The Inquiry seeks views on how to improve consumer outcomes. In particular it seeks views on the costs, benefits and trade-offs of a number of policy options or other alternatives.
Set out below are some comments on some of the consequences depending on the option recommended to, and followed by, the Government.
Improve the current disclosure requirements
One alternative is to improve the current disclosure requirements using mechanisms to enhance consumer understanding, including layered disclosure, risk profile disclosure and online comparators.
The financial services disclosure regime has changed over time with each new regime criticising the previous regime. For example, in 1997 the Wallis Report recommended a consistent regime for all financial products and a 1997 Corporate Law Economic Reform Program paper stated that it was “vital that investors be supplied with clear and comprehensible disclosure”. That led to diverse disclosure regimes being replaced with a single regime of retail product disclosure statements for everything except securities. Over time the uniform regime has been supplement with additional or different requirements for particular types of products such as hedge funds, superannuation products and margin lending products, while relief has been provided for other products, for example, basic deposit products. In relation to credit products, a range of additional disclosures have been included for specific types of credit contracts, together with the introduction of Credit Guides and key fact sheets for some products. Each time the regime changes, costs are incurred and often the costs are passed on to investors or borrowers.
“Improving” (ie changing) the regime once again would need clear benefits given the costs involved and the shortcomings of disclosure noted in the Interim Report.
Using technology and electronic delivery to provide information
This is one area for some quick wins. Removing impediments in legislation and industry codes should reduce the cost of providing upfront and ongoing disclosure material and other information in a form that consumers want. It should also facilitate the receipt of customer applications, consents and acceptance. Unlike the current fragmented arrangements, any conditions around this should be uniform rather than differing between products (for example, investments, insurance or credit) and between documents. If there are any specific documents where it is thought that electronic delivery or acceptance should not be allowed, then these should be clearly identified by exception.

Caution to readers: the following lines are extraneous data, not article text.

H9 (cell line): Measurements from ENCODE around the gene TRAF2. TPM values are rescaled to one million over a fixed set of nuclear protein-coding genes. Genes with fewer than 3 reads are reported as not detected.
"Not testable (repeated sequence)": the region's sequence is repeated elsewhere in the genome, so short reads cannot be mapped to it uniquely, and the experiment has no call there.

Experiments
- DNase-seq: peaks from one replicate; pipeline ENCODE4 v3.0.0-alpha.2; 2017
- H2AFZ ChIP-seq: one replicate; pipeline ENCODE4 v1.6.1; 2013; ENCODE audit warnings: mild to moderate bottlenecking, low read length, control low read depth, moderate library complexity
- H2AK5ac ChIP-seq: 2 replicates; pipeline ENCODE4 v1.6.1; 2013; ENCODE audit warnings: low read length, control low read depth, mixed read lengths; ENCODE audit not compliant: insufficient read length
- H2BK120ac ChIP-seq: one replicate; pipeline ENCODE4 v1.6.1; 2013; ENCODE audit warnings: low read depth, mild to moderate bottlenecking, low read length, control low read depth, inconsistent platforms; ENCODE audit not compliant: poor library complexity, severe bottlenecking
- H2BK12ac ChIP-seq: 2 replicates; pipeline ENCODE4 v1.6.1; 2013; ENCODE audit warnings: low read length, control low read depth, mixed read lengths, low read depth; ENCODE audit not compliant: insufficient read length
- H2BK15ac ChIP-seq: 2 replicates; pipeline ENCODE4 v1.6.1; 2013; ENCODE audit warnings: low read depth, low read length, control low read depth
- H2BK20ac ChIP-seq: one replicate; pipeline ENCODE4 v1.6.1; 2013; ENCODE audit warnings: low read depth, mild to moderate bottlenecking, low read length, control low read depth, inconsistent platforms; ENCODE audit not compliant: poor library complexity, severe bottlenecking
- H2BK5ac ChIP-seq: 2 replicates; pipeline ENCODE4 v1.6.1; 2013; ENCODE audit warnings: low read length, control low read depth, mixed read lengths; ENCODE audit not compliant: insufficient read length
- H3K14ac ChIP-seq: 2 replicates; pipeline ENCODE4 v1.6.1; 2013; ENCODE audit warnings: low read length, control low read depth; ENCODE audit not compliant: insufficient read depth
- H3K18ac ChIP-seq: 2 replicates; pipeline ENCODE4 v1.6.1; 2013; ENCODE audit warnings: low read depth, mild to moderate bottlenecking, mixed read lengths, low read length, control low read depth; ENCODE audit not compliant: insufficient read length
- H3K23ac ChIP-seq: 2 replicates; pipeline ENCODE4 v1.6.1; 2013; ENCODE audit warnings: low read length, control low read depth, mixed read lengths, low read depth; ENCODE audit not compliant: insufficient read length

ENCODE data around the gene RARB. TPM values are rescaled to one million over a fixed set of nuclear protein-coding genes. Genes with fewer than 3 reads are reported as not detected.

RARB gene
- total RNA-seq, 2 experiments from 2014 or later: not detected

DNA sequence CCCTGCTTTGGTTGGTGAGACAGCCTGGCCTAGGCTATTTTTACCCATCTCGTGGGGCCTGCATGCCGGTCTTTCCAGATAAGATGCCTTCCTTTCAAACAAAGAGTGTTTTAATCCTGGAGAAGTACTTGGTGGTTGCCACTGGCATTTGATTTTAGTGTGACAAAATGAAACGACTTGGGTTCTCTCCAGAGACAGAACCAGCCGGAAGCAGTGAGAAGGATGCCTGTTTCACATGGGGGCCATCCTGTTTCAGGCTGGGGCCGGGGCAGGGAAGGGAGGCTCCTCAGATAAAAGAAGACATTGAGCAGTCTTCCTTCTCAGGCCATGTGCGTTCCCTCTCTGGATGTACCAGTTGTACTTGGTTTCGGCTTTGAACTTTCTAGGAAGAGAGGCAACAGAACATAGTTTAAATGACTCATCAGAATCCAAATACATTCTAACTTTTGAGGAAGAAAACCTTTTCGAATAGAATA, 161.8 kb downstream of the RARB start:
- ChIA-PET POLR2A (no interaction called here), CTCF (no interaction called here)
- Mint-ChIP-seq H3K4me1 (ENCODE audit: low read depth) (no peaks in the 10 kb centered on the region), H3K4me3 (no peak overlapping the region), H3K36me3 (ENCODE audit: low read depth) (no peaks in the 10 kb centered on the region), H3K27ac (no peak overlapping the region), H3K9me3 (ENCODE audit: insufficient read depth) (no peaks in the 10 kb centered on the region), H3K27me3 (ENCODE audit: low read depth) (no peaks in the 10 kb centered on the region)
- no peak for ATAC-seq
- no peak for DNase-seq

Shifting responsibility for assessing the suitability of products from the consumer to the product issuer
Another option is to implement further measures that shift responsibility for assessing the suitability of products from the consumer to the product issuer. However, the Inquiry states that any substantial shift in the regulatory regime would require compelling evidence to support it.
Shifting the regulatory regime in this way would be a very significant change for the industry. We can draw on the consumer credit experience as a guideline.
In the credit context, much of industry already had procedures which reflected responsible lending requirements to at least some degree. However, their legislative mandate has resulted in some significant changes. Some types of loans have become virtually unavailable - more information is required on the individual customer’s objectives in relation to proposed credit [rather than making broad assumptions about customer requirements]. Notwithstanding the infrastructure which already existed in credit providers to perform credit assessments, in addition there has been a material increase in back office work and cost, for example in relation to verification of information provided by customers, and of record keeping.
These administrative burdens would be amplified in an investment context for issuers who currently collect much more limited information on investors, in particular those who are introduced through intermediaries.
If the FSI, and subsequently the Government, were to adopt this approach we would recommend that it do a stocktake of the other regulatory protections to see whether introducing a suitability test would obviate the need for some of the other current or proposed regulatory protections.
Other options raised include:
- Provide ASIC with additional powers such as product intervention powers and a temporary banning power
- Imposing product design or other restrictions
- Move towards more default products with simple features and fee structures.
In some ways this represents an evolution of the system rather than a radical new approach. However, giving the regulator a more comprehensive and proactive role in this type of intervention, rather than more ad-hoc intervention powers in specific areas which are generally perceived to cause concern, represents a shift in approach. How will the regulator balance issues around innovation, consumer choice and consumer protection in a fast changing environment? And how will its performance be measured against these, and other issues?